Last season, Houston, despite being a 9-point favorite in Game 6 of the Western semi-finals against the San Antonio Spurs, were dismantled 114-75 at home (playing without scoring leader Kawhi Leonard) and sent packing for an early vacation. This year, Houston was also whipped 116-108 in Game 2 of the Western Conference semi-finals at home by the Utah Jazz in a contest (which I had the pleasure of watching in person) where the final score was not indicative of how badly the Jazz thumped the Rockets in every facet of the game.
While it’s unfair to pay too much attention to the Rockets taking a night off against an injury-depleted Jazz team that ultimately laid down in final three games of the series, the loss against the Spurs in a must-win game is impossible to ignore when assigning value to having home court advantage. Likewise, it is critical to focus on how phenomenal the Warriors have been on the road in the playoffs over the past several seasons. Golden State lost only a single road game in its 2017 title run, and while the Warriors have already dropped a couple of games on the road in the 2018 playoffs, one of which was without Stephen Curry and both to opponents that were clearly outmatched in other games. While there is no doubt that home teams do have an advantage historically in the playoffs, Golden State’s track record when Curry is healthy wipes out what in most cases would be a boon. Advantage: None
While there is little doubt that James Harden will ultimately win the 2017-2018 NBA MVP award, few general managers would select Harden over two-time MVP Curry if they had their druthers. Harden still faces demons from several catastrophic playoff meltdowns, including a 10-point, 6-turnover stink bomb in last year’s home blowout loss to the Spurs that ended Houston’s season. While Curry can proudly display a trophy case full of championship rings and MVP trophies, Harden still has much to prove when the lights shine the brightest. Advantage: Golden State
There is no doubt that the addition of Chris Paul has been a major jolt for the Rockets, as his veteran leadership and ability to distribute the ball takes a great deal of pressure off of Harden to be a “one man show.” Clint Capela has emerged as a rising star at center, particularly on the defensive end and while other starters Trevor Ariza and PJ Tucker are decent players, they are little more than role players that spend most of their time camping out at the three-point line like an overweight, middle aged man (hey, that’s me) in a YMCA pickup game. The Warriors, on the other hand, counter with Kevin Durant, who arguably is every bit as good a player as Curry and Klay Thompson, who many consider to be one of the top 10 players in the league. Andre Iguodala and Draymond Green aren’t slouches either and round out a starting five that may be without an equal over the past few decades. Advantage: Golden State
The only real advantage in this series for the Rockets comes from its bench. Eric Gordon, Gerald Green and Luc Mbah a Moute would likely start for a dozen of the other 14 playoff teams, with Gordon and Green both extremely capable of putting up big numbers in a hurry when (and if) they get hot. The Warriors bench doesn’t offer much, but does it really need to? Shaun Livingston and Kevin Looney are serviceable, yet largely forgettable. Advantage: Houston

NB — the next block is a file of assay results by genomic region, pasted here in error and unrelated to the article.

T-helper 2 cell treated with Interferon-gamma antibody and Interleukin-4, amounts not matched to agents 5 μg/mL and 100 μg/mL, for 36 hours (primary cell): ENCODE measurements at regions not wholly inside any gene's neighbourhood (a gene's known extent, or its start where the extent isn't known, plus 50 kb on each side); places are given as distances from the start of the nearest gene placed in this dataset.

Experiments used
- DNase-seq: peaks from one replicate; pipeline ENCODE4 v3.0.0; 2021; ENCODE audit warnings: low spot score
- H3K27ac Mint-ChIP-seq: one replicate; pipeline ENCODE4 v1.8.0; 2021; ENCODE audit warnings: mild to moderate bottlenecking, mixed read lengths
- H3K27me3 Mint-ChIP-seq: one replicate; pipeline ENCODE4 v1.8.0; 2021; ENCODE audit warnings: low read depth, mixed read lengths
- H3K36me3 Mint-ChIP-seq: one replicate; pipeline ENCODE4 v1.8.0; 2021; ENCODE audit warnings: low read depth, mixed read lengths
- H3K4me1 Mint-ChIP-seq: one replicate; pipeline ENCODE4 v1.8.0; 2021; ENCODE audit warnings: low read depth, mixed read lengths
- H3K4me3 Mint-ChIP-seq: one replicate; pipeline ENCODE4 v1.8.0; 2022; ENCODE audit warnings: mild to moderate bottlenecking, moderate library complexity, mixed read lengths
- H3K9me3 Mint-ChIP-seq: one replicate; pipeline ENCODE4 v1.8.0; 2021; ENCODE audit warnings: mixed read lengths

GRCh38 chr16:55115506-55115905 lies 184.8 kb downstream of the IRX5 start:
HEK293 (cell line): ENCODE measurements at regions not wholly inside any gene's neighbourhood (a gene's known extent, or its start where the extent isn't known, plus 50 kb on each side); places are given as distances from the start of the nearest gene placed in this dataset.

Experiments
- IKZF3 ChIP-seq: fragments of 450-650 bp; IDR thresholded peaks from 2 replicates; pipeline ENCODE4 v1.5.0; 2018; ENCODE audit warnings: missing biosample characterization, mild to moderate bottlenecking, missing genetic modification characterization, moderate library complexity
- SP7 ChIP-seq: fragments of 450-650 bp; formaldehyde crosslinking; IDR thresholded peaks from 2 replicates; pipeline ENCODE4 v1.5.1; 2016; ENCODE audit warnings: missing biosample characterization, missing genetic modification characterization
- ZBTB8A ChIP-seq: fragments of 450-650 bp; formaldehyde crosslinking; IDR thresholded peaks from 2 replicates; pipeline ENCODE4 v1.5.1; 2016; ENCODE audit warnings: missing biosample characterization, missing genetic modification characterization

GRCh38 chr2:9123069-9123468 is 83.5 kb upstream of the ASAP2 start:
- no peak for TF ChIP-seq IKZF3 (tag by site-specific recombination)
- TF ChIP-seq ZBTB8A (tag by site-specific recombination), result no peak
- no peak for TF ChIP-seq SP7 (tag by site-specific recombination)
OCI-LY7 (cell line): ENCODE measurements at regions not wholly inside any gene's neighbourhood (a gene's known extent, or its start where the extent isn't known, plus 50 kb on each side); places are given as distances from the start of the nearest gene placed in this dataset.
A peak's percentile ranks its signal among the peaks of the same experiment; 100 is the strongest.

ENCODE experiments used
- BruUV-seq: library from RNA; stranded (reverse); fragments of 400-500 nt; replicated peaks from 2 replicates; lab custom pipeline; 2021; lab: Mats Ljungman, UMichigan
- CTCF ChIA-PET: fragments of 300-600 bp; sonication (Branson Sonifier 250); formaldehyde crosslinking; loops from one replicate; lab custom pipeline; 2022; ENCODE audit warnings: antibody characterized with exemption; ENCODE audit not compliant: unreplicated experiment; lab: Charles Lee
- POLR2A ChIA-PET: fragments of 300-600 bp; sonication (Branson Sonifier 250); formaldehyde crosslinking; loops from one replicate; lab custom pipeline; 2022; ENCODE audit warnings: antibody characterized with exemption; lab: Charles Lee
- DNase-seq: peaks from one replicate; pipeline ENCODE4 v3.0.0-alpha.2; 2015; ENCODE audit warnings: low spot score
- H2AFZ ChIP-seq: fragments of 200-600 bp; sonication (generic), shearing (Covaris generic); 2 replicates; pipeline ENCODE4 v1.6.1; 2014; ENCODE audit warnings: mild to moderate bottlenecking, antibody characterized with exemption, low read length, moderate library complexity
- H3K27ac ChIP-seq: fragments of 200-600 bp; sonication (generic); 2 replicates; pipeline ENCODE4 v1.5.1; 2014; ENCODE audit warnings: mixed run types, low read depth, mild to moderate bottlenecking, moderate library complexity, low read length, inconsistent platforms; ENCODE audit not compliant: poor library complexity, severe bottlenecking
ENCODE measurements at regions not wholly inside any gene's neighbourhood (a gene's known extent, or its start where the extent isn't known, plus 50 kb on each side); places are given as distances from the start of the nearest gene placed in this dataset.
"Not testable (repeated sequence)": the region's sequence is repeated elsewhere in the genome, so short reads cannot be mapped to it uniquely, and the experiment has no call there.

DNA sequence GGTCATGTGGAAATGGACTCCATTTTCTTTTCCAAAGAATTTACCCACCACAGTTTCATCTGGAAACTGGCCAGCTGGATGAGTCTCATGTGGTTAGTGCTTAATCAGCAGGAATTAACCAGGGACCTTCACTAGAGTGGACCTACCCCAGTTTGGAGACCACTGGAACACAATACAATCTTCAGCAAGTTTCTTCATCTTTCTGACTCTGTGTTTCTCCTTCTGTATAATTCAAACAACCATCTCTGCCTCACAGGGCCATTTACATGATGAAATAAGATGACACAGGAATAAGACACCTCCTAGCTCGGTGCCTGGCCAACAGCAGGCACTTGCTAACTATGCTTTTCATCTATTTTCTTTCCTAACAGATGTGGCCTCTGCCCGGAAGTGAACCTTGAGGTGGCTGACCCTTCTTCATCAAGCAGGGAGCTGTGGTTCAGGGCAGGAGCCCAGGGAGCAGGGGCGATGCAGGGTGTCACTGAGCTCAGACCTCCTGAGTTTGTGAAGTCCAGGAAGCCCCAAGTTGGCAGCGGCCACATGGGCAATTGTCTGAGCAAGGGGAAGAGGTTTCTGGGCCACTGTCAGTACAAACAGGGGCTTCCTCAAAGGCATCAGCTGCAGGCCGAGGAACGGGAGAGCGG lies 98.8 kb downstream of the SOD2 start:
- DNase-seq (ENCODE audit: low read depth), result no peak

In full disclosure, I grew up a die-hard Rockets fan and still remember watching playoff games in the early 1980’s as a young kid growing up in Houston. My family had season tickets for over a decade, beginning in a stroke of luck in the 1993-94 season where the Rockets bested the Knicks in a knock-down drag out seven game series that most casual fans only remember due to it being interrupted during Game 5 by some guy driving a white Bronco down the freeway in Southern California. [Editor’s Note: As a lifelong and long-suffering New York Knicks fan, thinking back again to their Game 7 loss to the Rockets in the 1994 NBA Finals is causing great distress.]
While my interest in the NBA is certainly nowhere near its peak (thanks largely to things like having a wife, kids, fantasy football and some football handicapping thing known as the SuperContest – in no particular order), I still consider myself to be a bigger Rockets fan than most. Setting personal bias aside, as one must do to successfully handicap any sport, there are insurmountable advantages favoring Golden State when you compare the Warriors’ starting five and recent dominance (aside from that whole blowing a 3-1 lead thing), particularly on the road to the Rockets starting five and the team’s (and Harden’s) recent history of cataclysmic playoff failures.
Even with Houston possessing coveted home court advantage, I think that the experienced Warriors will find a way to win at least one – and perhaps two – games in Houston and will be able to protect successfully protect its home court after returning home.
The Pick: Golden State in 6 (and Golden State in the Finals in 5 over the LeBrons)
Barry McFadden is a co-founding partner of Greathouse Holloway McFadden PLLC in Houston, Texas and has significant experience representing clients in the gaming and sports betting industry. In addition to his legal practice, Barry and a partner finished in 3rd place in the prestigious Westgate Las Vegas NFL SuperContest in 2015, besting nearly 1800 other entrants, for a payday of $181,335.